The US Ohio class Nuclear submarine the USS Alabama of the film was represented by models built in three scales from 1/96 scale at 6 foot (1.8m), 1/48 scale at 12 feet long (3.7m) to the largest 1/24 scale at 24 feet long (7.3m). The smallest 1/96 scale was a hobby RC model while the other two were a custom lightweight model built for dry for wet motion control photography in heavy smoke on the DreamQuest overhead gantry motion control stage.
The model crew was lead by Dave Goldberg who designed the models in cad and decided that as there was only going to be one model at for each scale to use a build up technique rather than a master pattern, mold and then cast hull method. The large models started with laser cut acrylic ribs strung along an aluminium pipe spine. Over the ribs was laid thin vacuum formed styrene sheets, molded with a rippled surface. The rippled surface replicated the way the real submarine hulls have a subtle indentation between the frames. Further detail was scribed and added to the styrene sheet surface. The nose and tail ends were carved in dense foam complete with the rippling surface and these were then used as molding masters for a cast part. The largest model weighed 175 pounds when completed (79kg).
Two scales of the Russian Akula class submarine were built, a smaller one out of wood at 1/96 scale at roughly 4 feet long (1.2m) and a larger one at 1/24 scale measuring 16 feet (4m) in length built in the same way as the larger Alabama. Both of these models were for use on the smoked in motion control stage and were primarily hung on wires from the overhead gantry system while the larger Alabama was supported from the ground.
During testing it was determined that the smaller models used for distant shots did not end up looking realistic enough and so the two largest models were the only ones that ended up on screen.
1/3 scale torpedoes, 7 foot long (2.1m) were constructed with air powered propellers and filmed underwater at the L.A. Swim Stadium. The physical effects supervisor John Gray set up an underwater guide wire and winch system to pull the torpedoes at the 40 miles per hour (64kph) required for the high speed shoot.
Also shot in the pool at the L.A. Swim Stadium was the destruction and implosion of the Akula submarine by the torpedoes fired by the Alabama. Three 20 foot (6m) specially fragile models were constructed from thin sheet lead over aluminium ribs by lead modelmakers Jim McGeachy and Ken Swenson. The thin lead sheets were hammered into fibreglass molds to impart the surface details and curvature. Inside the aluminium frame of each of the models were 7 glass vacuum jars end to end each rigged with a small explosive charge designed to shatter the glass. The very delicate models had wooden cradles built for transport and for lowering into the pool.
An underwater track and dolly system sitting on the floor of the pool was used to move the still positively buoyant model which was tethered by wires. Around 300 pounds (136kg) of lead had to be added to counteract the displacement of the 7 glass jars. The underwater dolly was moved by grips above the water at the poolside.
Once a take was ready to shoot the air in the glass jars was extracted by a vacuum pump and the hose removed. A series of electronically timed explosions was triggered starting at the stern and rippling forward to the bow. First a balloon filled powder charge for the initial blast followed by the glass shattering charges and finally a powder charge at the bow 24 separate events in all. Four high speed cameras and two high speed Vistavision cameras captured the action.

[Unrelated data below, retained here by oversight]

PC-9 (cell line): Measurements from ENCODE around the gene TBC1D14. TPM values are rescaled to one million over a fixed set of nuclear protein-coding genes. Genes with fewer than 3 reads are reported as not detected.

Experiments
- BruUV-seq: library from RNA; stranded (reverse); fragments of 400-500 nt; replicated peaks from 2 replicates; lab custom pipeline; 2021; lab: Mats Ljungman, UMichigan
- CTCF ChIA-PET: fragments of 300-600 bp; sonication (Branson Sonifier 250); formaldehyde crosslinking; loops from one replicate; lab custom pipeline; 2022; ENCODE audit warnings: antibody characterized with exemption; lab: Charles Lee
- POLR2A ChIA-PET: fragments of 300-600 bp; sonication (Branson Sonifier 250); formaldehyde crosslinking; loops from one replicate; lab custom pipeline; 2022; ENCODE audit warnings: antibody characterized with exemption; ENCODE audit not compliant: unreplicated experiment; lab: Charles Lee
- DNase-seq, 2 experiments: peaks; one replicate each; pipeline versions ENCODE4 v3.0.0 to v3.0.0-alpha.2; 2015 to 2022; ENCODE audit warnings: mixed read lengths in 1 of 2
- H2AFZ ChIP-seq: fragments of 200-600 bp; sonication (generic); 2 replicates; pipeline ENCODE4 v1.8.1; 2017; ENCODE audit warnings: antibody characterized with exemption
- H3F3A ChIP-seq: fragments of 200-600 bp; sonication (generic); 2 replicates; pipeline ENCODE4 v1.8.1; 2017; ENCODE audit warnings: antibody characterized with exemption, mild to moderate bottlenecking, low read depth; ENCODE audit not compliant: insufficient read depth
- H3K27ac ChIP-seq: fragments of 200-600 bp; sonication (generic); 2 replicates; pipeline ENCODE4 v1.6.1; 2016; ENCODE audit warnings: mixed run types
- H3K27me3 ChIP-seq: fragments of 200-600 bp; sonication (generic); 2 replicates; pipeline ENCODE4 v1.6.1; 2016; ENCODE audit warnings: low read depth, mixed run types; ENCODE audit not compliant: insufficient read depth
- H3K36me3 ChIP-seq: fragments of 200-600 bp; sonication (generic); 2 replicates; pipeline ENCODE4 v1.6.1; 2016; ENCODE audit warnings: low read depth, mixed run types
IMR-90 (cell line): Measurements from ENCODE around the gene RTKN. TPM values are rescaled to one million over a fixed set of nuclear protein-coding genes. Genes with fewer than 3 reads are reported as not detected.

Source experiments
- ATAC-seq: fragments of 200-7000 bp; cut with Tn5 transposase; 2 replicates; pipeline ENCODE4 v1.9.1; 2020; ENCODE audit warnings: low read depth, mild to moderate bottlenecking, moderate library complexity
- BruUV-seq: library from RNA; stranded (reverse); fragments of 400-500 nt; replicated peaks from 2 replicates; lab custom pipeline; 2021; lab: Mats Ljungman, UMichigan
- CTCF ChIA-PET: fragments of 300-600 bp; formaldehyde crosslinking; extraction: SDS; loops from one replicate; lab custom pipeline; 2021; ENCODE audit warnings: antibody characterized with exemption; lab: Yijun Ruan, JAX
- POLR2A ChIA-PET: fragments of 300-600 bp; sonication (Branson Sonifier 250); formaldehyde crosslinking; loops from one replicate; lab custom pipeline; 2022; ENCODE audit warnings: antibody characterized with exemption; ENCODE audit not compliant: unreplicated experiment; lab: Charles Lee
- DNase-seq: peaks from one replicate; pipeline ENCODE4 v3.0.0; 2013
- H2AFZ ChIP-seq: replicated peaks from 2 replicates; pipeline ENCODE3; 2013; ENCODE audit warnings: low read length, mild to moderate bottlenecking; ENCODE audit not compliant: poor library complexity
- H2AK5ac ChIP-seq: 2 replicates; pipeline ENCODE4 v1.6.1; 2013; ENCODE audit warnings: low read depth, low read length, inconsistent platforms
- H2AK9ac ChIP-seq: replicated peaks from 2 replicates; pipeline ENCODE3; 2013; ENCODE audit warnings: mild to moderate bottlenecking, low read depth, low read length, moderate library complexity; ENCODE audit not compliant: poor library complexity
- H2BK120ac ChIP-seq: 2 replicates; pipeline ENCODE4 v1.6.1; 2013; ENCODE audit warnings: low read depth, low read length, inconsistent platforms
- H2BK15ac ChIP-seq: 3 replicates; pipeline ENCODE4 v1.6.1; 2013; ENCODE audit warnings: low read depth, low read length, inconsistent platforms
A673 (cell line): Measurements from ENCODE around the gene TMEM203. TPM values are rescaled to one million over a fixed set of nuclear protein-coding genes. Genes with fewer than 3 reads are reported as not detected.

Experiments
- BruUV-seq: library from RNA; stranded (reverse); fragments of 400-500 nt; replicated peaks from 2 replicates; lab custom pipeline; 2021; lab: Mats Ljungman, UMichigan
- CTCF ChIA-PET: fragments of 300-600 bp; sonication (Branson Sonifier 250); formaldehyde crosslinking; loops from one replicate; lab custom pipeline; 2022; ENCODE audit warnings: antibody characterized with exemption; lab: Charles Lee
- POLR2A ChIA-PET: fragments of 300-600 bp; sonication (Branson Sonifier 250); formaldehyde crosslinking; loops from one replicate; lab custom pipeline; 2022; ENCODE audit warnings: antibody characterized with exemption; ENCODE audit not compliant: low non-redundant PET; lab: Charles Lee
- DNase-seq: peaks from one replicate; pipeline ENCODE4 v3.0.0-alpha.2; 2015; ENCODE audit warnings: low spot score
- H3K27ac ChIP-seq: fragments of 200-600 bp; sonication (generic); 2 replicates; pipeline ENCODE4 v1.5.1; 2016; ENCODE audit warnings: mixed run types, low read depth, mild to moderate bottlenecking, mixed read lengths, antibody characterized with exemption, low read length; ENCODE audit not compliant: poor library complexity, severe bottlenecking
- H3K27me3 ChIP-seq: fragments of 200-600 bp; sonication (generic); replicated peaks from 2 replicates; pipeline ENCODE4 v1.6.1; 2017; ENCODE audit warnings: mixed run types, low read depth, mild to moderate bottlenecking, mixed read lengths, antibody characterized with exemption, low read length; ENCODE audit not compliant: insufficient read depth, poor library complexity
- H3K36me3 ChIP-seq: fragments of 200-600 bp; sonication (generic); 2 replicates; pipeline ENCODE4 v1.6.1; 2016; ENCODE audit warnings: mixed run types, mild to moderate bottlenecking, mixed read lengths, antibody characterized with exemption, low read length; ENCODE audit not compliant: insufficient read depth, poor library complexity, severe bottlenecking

After reviewing the angles the director asked for some timing changes and bigger explosions. The remaining two models were slightly modified and three weeks later a second attempt was made which proved satisfactory and the third model was not required.
Bruce McCray supervised the painting of the models.
Friday, 15 April 2016
Crimson Tide 1995
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This may not have anything to do with the models in this movie, but there is a great story about "Crimson Tide" and its full-size submarine photography. Here is the article from "Entertainment Weekly," in May of 1995...
It may not rank up there with The Fugitive‘s train wreck or True Lies‘ Harrier-jet rescue, but surely one of the most memorable moments in Disney’s Crimson Tide is the submarine’s dramatic dawn departure from Pearl Harbor — if only for the ingenuity it took to film it.
In March, while editing Tide, which stars Denzel Washington and Gene Hackman, director Tony Scott had just about given up on capturing authentic submarine footage for his Simpson-Bruckheimer thriller — especially after the Navy brass refused to cooperate because of the mutiny in the movie’s plot. Then Scott received a tip: The USS Alabama — serendipitously, the same nuclear sub featured in the film — was scheduled to ship out from Hawaii’s Pearl Harbor that very week. Since there’s no law against photographing naval vessels, Scott and company flew overnight to Pearl. When the Alabama put to sea the next morning, the director and his camera crew chased it from a yacht and a helicopter for six miles.
”The captain got on the P.A. and told us to get out of his way,” Scott recalls. ”Then he tried to outrun us. He finally submerged, which was just what we wanted him to do.” The luck of catching the actual Alabama (from among a fleet of 15 Trident subs) was ”voodoo,” says producer Don Simpson. And if the production hadn’t caught the Alabama in the act? ”We could have done a computer-generated shot using a model, which would have cost a quarter of a million,” adds Jerry Bruckheimer, ”but Tony wasn’t going to do that. He would have found a sub one way or another. It might have been a Korean sub. He would have gone over to Russia to get a sub. There was just no denying him that shot.”